A fireplace takes a lot of watching and “feeding” if it is going to keep a room warm. Today’s wood-burning fireplaces use logs cut to the right size to fit into the fireplace. A metal basket holds the logs behind andirons, and a fire screen blocks the ashes and cinders from spilling out into the room. The poker is a tool used to turn or move burning logs. The shovel removes the ashes when the fire is put out. But what is the use of the big box with a lid that is on the floor next to the fireplace?
The box is called a coal scuttle. They were first used in the 18th century to hold lumps of coal for the fire. By 1850, coal had been replaced by logs, but the box is still called a coal scuttle. The box could also be used to collect ashes when the fire was out.
This coal scuttle is made of oak with brass trim. It was made about 1900 in the shape of an earlier example with four round feet and a metal lining. It sold for $125 at a DuMouchelles auction in Detroit.
Q: Years ago, there was a town in Nebraska named Gross. Only a store and bank vault are left in the town. My dad traveled for Swift & Co. in the 1920s and must have stopped at the bank, because he had a wallet embossed “Gross State Bank, Gross, Nebr., appreciates your business” in gold letters. I’ve never seen this type of wallet in a museum. Is there any value to it?
A: Gross, Nebraska, is one of the smallest towns in the United States, with just two residents. The town was founded in 1893 and named after Ben Gross, an early homesteader and store owner. The town grew and several businesses, churches and two banks were established. The railroad the town had expected took a different route and many people left the area. Later, two fires destroyed homes and businesses on Main Street. The population dwindled to 84 people by 1920. Gross State Bank failed and was on the Federal Deposit Insurance Corporation’s list of failed banks in 1923, so your wallet is almost 100 years old. The only part of the bank that exists today is the vault, on the outside of the building. Your father’s wallet is probably not a museum piece and doesn’t have much monetary worth, but it has sentimental value and a good story.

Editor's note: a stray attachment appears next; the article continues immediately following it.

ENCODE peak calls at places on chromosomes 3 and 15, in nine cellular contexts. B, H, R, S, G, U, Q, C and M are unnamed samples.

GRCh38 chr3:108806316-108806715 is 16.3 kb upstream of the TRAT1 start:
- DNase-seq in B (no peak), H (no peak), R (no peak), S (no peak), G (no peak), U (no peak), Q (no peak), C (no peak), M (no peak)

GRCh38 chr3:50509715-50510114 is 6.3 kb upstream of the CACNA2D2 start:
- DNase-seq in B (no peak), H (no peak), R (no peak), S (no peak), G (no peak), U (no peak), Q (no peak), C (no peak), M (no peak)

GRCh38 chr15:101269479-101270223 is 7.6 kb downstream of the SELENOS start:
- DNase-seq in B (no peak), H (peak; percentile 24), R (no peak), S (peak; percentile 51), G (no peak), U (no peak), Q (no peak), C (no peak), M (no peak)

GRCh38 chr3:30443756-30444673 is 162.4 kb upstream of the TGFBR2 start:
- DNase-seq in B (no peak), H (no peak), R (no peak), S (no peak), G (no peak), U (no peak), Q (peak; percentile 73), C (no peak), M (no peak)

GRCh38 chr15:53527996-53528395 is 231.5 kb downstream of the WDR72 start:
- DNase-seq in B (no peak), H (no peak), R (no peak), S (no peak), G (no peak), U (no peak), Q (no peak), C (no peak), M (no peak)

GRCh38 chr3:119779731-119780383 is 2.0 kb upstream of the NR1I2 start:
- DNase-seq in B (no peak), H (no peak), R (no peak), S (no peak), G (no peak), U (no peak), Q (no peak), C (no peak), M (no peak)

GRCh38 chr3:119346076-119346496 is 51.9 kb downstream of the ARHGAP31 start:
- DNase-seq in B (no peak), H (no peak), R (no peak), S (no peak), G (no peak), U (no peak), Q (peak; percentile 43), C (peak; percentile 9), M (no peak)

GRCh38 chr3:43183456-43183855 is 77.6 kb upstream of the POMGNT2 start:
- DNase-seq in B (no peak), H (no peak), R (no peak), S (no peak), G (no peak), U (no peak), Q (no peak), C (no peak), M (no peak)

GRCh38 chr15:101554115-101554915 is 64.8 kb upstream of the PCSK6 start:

Q: When I was little, before I had my ears pierced, my mother let me play dress-up with vintage clip-on earrings that originally belonged to her mother and aunt. Were clip-on earrings more popular than pierced? When did ear piercing become more common?
A: Clip-on earrings were a 20th century invention. The first earrings were for pierced ears. Post and stud earrings appeared in the mid-1800s, but by the end of the century, people saw piercings as barbaric. Earrings with screw backs were invented in 1894 as an alternative to piercing. Clip-on earrings were patented in the 1930s. Pierced ears became fashionable again in the 1960s. As the styles changed, new owners sometimes put new backings on older style earrings, changing from clip-on to pierced and vice versa.
Q: I’m trying to price a large quantity of old Avon bottles I got recently. How can I find current prices?